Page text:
This interview is with Avish Bhama, founder of Vaurum, a finance / precious metals startup. (Download the audio recording of this interview.)
- Michigan State undergrad
- TransMarket Group
- Founded Vaurum
Q. Tell us about your background.
A. Sure. I’m 26, I went to college at Michigan State and graduated in 2008. I then worked as a fixed-income trader in Chicago at a proprietary fund called TransMarket Group. After that, I moved to the Bay Area and worked as an analyst at Apple Computer. Last year, I left Apple to co-found my startup, Vaurum.
Q. Tell us how your career path has taken you to your current role.
A. Coming out of college, I knew I wanted to be successful in business. The only way I thought it was possible to do that was to work in finance at a bank or a fund, so I thought I wanted to go work on Wall Street for the next ten years.
My thought process was to apply to the major Wall Street banks, and when I graduated I had actually signed an offer to join the investment bank Bear Stearns. But a couple months before I graduated, just as the financial crisis was really beginning, Bear collapsed and I lost my offer. I really, really wanted to get out to Wall Street and I was hell-bent on going to a bank.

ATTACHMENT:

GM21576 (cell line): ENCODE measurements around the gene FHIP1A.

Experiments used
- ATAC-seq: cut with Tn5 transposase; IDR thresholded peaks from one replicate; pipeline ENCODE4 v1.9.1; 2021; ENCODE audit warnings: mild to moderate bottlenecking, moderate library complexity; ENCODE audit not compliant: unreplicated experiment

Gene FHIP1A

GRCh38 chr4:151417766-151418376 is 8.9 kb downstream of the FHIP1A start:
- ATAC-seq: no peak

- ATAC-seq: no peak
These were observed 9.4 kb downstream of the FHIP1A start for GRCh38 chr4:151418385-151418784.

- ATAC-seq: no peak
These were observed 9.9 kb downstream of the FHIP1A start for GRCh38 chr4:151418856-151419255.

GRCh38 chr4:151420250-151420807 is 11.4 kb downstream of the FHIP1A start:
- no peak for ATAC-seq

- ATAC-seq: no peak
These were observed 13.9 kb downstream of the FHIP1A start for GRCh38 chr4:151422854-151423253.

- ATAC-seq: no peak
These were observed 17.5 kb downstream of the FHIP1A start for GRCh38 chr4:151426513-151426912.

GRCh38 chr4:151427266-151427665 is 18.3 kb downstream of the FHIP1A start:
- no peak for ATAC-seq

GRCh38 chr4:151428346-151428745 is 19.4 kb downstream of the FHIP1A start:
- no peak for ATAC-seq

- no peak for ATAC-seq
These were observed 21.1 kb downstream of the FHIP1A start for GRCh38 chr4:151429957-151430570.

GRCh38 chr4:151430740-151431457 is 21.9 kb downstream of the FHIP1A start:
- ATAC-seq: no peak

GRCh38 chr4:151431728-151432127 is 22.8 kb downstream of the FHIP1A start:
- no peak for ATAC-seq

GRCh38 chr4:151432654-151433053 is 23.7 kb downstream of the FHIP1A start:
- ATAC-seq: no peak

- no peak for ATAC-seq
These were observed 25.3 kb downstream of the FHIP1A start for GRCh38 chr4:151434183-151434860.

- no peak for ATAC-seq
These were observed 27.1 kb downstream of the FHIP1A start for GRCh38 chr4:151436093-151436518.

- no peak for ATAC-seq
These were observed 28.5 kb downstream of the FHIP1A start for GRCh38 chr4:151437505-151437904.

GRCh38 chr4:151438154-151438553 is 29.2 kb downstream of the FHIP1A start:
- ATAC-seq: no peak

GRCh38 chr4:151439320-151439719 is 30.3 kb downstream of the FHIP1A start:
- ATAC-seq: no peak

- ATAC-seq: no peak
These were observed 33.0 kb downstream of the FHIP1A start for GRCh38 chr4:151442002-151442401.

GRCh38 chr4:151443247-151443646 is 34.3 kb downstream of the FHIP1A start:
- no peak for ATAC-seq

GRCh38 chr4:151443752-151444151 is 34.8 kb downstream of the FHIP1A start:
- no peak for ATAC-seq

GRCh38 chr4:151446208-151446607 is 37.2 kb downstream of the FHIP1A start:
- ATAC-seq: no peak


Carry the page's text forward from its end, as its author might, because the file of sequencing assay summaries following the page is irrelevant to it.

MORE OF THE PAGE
So I decided to take an internship at a hedge fund-of-funds in Michigan; I went back to school for an extra semester to re-recruit for the next fall recruiting class for full-time jobs on Wall Street. But during that fall, Lehman Brothers collapsed, too.
So I set up a spreadsheet of every contact I had that had a connection to a bank or a fund or finance — it had all my contacts, all the people I talked to recently, when I had talked to them, notes about our conversation — and worked that spreadsheet to tell people how interested I was in a finance career. And I found that when you focus like that and you rule the other options out and commit yourself to one outcome, that outcome might not necessarily work out exactly how you planned, but good things happen when you have very dedicated focus.
For example, I spent several hours a day typing e-mails or making cold calls to banks and admins (I found creative ways of getting by admins), and I would have a certain response rate, and from that you figure out how to tweak your “sales pitch” and e-mails. I ended up getting some interviews and, through a grueling process, I got a few offers in the fall. I accepted an offer in Chicago at a fund called TransMarket Group, where I was a fixed-income trader.
Q. What were some creative ways you used to get around executive assistants and get your e-mails read?
A. From an e-mail perspective, I actually found that if you have a very formal e-mail, you tend to have a lower response rate than if you have a more casual but very respectful e-mail that is concise, casual, and to-the-point.
One small trick I learned involved e-mail subject lines. For example, one of my standard subject lines originally was “Getting Acquainted” or “Touching Base” or some very formal phrase. I ended up changing these. For example, if the person’s name was David, I would write that person’s name in the subject line, and it would say something like, “Hi David – our call?”